Pulse UK

  • February 05, 2024

    Former Director Of Public Prosecutions Joins King & Spalding

    The U.K.'s former top criminal lawyer has joined King & Spalding LLP in London to advise the American law firm on complex international investigations as new economic crime legislation designed to clamp down on corporate offending is rolled out this year.

  • February 05, 2024

    Ex-Clifford Chance Lawyer Acquitted Of Insider Trading

    A former Clifford Chance solicitor has been cleared of insider trading charges after a London judge ruled that he had no case to answer in the Financial Conduct Authority's criminal prosecution, the watchdog said Monday.

  • February 05, 2024

    SRA Starts Major Review Of Consumer Protection After Axiom

    The solicitors' regulatory body said Monday that it has launched a broad review of how it approves and monitors law firms and prevents client money from going missing after Axiom Ince collapsed with almost £65 million ($82 million) unaccounted for.

  • February 02, 2024

    UK Litigation Roundup: Here's What You Missed In London

    This past week in London has seen Dentons sued by a former high-profile partner in Saudi Arabia, Jaguar Land Rover rev its engine in the intellectual property court against automotive company HaynesPro, and the Russian National Reinsurance Company tackle a settlement with BOC Aviation over stranded aircraft. Here, Law360 looks at these and other new claims in the U.K.

  • February 02, 2024

    Lawyer Struck Off Roll Over $14M US Tax Fraud Conviction

    A British lawyer who was convicted in the U.S. over a multimillion-dollar tax fraud was barred from practicing in England on Friday after a tribunal concluded that he was shown to have been dishonest.

  • February 02, 2024

    Lawyers For Subpostmasters Blast Post Office Prosecutors

    Lawyers who prosecuted innocent people on false evidence on behalf of the Post Office put the corporation's interest above their professional obligations, counsel for subpostmasters told the inquiry into the scandal Friday.

  • February 02, 2024

    Barristers Are Happier At Work But Criminal Pros Left Behind

    Job satisfaction among barristers overall is on the rise, but minority groups and advocates working in the criminal bar are continuing to report lower levels of well-being, an industry study published Friday found.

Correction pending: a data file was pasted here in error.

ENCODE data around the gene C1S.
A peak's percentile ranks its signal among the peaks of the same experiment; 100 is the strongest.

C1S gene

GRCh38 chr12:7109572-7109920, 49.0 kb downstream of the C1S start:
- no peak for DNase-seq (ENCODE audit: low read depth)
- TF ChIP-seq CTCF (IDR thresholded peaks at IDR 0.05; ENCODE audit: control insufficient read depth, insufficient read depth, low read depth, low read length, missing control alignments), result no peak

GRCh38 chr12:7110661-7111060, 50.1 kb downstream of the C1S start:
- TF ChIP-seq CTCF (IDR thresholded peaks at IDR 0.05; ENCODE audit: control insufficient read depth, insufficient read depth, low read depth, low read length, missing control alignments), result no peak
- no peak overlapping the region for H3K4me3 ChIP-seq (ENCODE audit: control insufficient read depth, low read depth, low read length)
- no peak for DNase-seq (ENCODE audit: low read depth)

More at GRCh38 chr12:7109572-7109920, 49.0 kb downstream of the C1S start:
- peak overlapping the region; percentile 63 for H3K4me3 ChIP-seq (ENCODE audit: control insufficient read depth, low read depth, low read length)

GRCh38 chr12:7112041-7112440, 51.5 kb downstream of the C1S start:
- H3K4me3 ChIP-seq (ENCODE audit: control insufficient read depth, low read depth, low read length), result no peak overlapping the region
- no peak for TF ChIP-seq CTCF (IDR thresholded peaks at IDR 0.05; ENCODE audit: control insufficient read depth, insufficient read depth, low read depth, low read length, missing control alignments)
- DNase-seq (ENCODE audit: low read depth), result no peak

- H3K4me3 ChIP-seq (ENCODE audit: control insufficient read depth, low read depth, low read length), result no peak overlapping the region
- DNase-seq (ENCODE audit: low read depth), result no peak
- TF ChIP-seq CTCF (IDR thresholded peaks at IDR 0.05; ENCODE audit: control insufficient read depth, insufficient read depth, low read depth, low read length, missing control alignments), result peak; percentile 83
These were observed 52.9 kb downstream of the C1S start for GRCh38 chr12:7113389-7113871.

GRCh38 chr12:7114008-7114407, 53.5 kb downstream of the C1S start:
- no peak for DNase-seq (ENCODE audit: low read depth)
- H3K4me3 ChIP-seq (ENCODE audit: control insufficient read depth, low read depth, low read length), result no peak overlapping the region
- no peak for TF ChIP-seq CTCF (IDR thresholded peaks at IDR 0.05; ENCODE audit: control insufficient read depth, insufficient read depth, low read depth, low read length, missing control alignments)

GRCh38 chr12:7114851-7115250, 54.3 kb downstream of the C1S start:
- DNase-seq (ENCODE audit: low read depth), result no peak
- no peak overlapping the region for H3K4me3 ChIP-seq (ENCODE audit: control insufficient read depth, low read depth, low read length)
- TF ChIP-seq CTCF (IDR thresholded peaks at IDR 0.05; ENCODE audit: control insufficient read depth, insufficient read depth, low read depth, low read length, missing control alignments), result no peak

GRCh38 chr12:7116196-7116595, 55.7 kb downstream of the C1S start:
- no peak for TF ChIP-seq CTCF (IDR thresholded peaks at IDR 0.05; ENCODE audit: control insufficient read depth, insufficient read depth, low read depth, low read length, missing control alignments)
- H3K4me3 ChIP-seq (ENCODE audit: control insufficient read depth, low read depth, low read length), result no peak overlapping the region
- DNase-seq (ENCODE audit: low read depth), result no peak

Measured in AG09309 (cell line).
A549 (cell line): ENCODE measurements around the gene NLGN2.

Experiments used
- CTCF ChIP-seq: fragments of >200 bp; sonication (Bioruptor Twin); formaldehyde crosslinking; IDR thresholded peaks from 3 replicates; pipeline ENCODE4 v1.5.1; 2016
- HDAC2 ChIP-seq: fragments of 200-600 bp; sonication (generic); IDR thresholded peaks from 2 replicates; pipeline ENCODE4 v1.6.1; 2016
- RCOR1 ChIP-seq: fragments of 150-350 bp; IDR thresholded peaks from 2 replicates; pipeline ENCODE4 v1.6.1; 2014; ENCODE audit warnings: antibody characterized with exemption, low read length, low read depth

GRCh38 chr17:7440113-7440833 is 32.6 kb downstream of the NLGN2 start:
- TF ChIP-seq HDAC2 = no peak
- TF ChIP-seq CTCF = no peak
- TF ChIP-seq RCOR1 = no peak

• February 02, 2024

    Clyde & Co. Hires Ex-Lewis Brisbois Team In Chicago

    Law firm Clyde & Co. LLP announced Thursday that it had hired nine Chicago-based insurance law and general liability attorneys from Lewis Brisbois Bisgaard & Smith LLP, including that firm's former managing partner in the city.

  • February 02, 2024

    Playboy Dancer Hired As Solicitor's Assistant Awarded £29K

    A London tribunal has awarded £28,986 (nearly $37,000) to a Playboy casino dancer who was recruited by a consultant solicitor as his assistant and subsequently victimized and underpaid in an "entirely inappropriate" arrangement.

  • February 02, 2024

    Dechert Settles Mogul's UK Hacking Claim For Millions

    Dechert has agreed to pay £3 million ($3.8 million) to resolve claims that ex-partner Neil Gerrard orchestrated the hacking of Farhad Azima and misled the English courts, in a deal that the aviation tycoon estimates could be worth as much as $15 million with costs.

  • February 02, 2024

    Mishcon Acquires Brazilian Group Claims Business Somos

    Mishcon de Reya LLP said on Friday the law firm has acquired a group actions management business based in Brazil, as it looks to build out its capabilities developing and managing some of the most complex cases seen in the U.K. legal market.

  • February 02, 2024

    Questions Linger Over UK Plans To Resurrect Tribunal Fees

    Plans to reintroduce employment tribunal fees in the U.K. may appear to fix issues with the old regime, but employment lawyers warn they could stifle access to justice and fail to ease pressure on the overloaded system.

  • February 02, 2024

    Mishcon Partner Says Bitcoin Property Buy Made Him Uneasy

    A Mishcon de Reya partner testified on Friday that he grew "increasingly uncomfortable" with shifting answers from a Chinese-British woman trying to buy a mansion about where her bitcoin, laundered from a £5 billion ($6.3 billion) fraud, originated.

  • February 02, 2024

    CPS Denies Liability in Ex-Sidley Lawyer Failed Prosecution

    The Crown Prosecution Service has denied being liable for its botched tax fraud prosecution of a former Sidley Austin LLP lawyer, a former senior KPMG official and a banking adviser, who are collectively seeking more than £66 million ($84 million) from the U.K.'s main prosecutor.

  • February 01, 2024

    Goodwin Cuts Associates After Reviews Amid Bleak Market

    Goodwin Procter LLP has parted ways with some associates following its annual performance review process, the firm confirmed to Law360 on Thursday, amid a job market that has not been kind to the most junior lawyers.